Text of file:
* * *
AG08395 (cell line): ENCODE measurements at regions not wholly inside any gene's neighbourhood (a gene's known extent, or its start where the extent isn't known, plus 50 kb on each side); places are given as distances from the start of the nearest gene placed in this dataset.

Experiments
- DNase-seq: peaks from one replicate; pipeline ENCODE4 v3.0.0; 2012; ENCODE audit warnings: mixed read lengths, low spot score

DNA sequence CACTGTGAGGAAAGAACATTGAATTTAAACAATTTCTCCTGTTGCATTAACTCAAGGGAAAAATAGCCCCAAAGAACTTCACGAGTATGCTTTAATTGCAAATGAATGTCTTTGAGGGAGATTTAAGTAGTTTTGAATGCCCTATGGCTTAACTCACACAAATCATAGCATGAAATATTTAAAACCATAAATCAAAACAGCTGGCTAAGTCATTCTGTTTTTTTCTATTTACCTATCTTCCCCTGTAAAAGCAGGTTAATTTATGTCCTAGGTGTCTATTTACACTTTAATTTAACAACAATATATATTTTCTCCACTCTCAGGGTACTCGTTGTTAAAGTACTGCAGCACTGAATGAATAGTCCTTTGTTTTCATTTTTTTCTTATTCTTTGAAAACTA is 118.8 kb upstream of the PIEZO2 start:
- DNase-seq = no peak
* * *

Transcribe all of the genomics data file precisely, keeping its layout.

AG08395 (cell line): ENCODE measurements at regions not wholly inside any gene's neighbourhood (a gene's known extent, or its start where the extent isn't known, plus 50 kb on each side); places are given as distances from the start of the nearest gene placed in this dataset.

Experiments
- DNase-seq: peaks from one replicate; pipeline ENCODE4 v3.0.0; 2012; ENCODE audit warnings: mixed read lengths, low spot score

DNA sequence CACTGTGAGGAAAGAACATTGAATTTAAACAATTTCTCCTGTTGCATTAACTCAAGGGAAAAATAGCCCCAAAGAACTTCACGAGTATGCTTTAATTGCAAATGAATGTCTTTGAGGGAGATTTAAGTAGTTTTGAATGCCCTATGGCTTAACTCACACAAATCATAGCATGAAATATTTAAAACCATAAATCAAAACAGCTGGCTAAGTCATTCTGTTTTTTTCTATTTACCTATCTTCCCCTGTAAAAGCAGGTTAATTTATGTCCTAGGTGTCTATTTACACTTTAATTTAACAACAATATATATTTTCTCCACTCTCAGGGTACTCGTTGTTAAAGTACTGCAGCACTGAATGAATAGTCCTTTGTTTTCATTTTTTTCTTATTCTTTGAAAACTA is 118.8 kb upstream of the PIEZO2 start:
- DNase-seq = no peak